NFL 2013 Mock Draft (1st Round)

Look, I really don’t like mock drafts. But since some people have asked if I will do one, and since I entered a contest on NFL.com for one, I might as well share my sure to be failure of a mock. One little change and suddenly you have to make major changes. I tried to match players the teams actually need, but we know everyone has their own drafting methods.

If I get five right I’ll call it a good effort. But that’s the thing with mock drafts. Someone can spend 100 hours and get fewer picks right than the person throwing a list into Excel and doing a random number generator to make their picks.

  1. Kansas City Chiefs – OT Luke Joeckel
  2. Jacksonville Jaguars – DE Dion Jordan
  3. Oakland Raiders – DT Sharrif Floyd
  4. Philadelphia Eagles – DT Star Lotulelei
  5. Detroit Lions – OT Eric Fisher
  6. Cleveland Browns – CB Dee Milliner
  7. Arizona Cardinals – OG Chance Warmack
  8. Buffalo Bills – QB Ryan Nassib
  9. NY Jets – DE Barkevious Mingo
  10. Tennessee Titans – OT D.J. Fluker
  11. San Diego Chargers – OG Jonathan Cooper
  12. Miami Dolphins – DE Ezekiel Ansah
  13. NY Jets – QB E.J. Manuel
  14. Carolina Panthers – OT Lane Johnson
  15. New Orleans Saints – DL Sheldon Richardson
  16. St. Louis Rams – WR Tavon Austin
  17. Pittsburgh Steelers – LB Jarvis Jones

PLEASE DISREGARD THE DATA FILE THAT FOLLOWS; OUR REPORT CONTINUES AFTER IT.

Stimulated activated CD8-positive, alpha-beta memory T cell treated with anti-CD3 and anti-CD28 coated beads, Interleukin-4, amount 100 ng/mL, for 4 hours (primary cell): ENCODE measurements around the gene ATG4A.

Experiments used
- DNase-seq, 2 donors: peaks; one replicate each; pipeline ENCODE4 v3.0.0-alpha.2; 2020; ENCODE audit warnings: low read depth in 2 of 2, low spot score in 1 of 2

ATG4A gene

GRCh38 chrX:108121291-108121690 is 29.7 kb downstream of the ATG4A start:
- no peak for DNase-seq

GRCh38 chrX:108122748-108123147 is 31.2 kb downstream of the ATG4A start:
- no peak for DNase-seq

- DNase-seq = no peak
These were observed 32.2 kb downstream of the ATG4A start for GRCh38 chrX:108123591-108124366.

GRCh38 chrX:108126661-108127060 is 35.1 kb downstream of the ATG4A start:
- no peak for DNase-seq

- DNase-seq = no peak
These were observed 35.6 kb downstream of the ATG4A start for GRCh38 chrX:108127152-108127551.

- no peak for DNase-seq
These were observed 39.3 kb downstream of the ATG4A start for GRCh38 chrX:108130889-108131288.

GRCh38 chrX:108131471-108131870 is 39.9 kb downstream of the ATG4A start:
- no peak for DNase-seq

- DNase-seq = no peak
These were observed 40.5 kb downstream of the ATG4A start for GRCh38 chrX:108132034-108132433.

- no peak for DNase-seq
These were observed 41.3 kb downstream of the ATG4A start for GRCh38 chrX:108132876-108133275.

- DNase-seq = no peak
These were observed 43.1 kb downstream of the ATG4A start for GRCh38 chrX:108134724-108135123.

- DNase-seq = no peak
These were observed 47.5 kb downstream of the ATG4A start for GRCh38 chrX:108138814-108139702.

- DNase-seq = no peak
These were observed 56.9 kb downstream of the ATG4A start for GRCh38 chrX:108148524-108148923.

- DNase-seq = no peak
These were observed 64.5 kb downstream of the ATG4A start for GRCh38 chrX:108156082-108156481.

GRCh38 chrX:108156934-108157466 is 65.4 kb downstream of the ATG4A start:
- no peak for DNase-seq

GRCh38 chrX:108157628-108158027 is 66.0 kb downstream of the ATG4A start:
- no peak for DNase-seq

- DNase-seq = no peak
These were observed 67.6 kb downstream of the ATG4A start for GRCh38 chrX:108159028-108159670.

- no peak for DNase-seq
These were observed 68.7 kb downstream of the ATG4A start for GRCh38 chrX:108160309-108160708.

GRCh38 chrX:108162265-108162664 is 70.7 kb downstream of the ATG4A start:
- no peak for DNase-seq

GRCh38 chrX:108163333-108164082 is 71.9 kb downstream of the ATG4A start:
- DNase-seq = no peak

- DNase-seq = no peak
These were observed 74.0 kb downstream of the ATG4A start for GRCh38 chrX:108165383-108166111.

18. Dallas Cowboys – DL Johnathan Hankins
  19. NY Giants – CB Xavier Rhodes
  20. Chicago Bears – LB Arthur Brown
  21. Cincinnati Bengals – S Kenny Vaccaro
  22. St. Louis Rams – DE Bjoren Werner
  23. Minnesota Vikings – LB Manti Te’o
  24. Indianapolis Colts – DE Damontre Moore
  25. Minnesota Vikings – QB Geno Smith
  26. Green Bay Packers – DL Cornellius Carradine
  27. Houston Texans – WR Cordarrelle Patterson
  28. Denver Broncos – DL Datone Jones
  29. New England Patriots – WR Justin Hunter
  30. Atlanta Falcons – TE Tyler Eifert
  31. San Francisco 49ers – S Eric Reid
  32. Baltimore Ravens – WR Keenan Allen

The beauty of this thing is I don’t care how I do, and I  spent more time typing these out than putting it together.

Just let me know when the games start and we see how good these players really are. At least half of them will likely disappoint.

I also would like to further go on record in believing Cordarrelle Patterson is going to be a bust, and Arkansas QB Tyler Wilson will be the best NFL QB in this class.

Mock.

UPDATE (1:00 A.M. Friday morning)

That was worse than expected. The only pick I got right was Jarvis Jones to Pittsburgh. Guess I still know the Steelers at least…

I did match up Tavon Austin to St. Louis and Eric Reid to San Francisco, but at much different numbers.

So be it.

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Reaching For Value in the NFL Draft

Rather than try to do a Twitter rant with a 140-character limit, I just wanted to share some thoughts on NFL teams “reaching” in the draft.

Let’s look at a hypothetical. A team holds the 15th and 47th picks in the draft. The player they want is roughly the 32nd-best prospect on the board according to most teams and experts. Should the team still pull the trigger on that player, which could be considered a reach, or should they take someone with closer “value” to the No. 15 pick?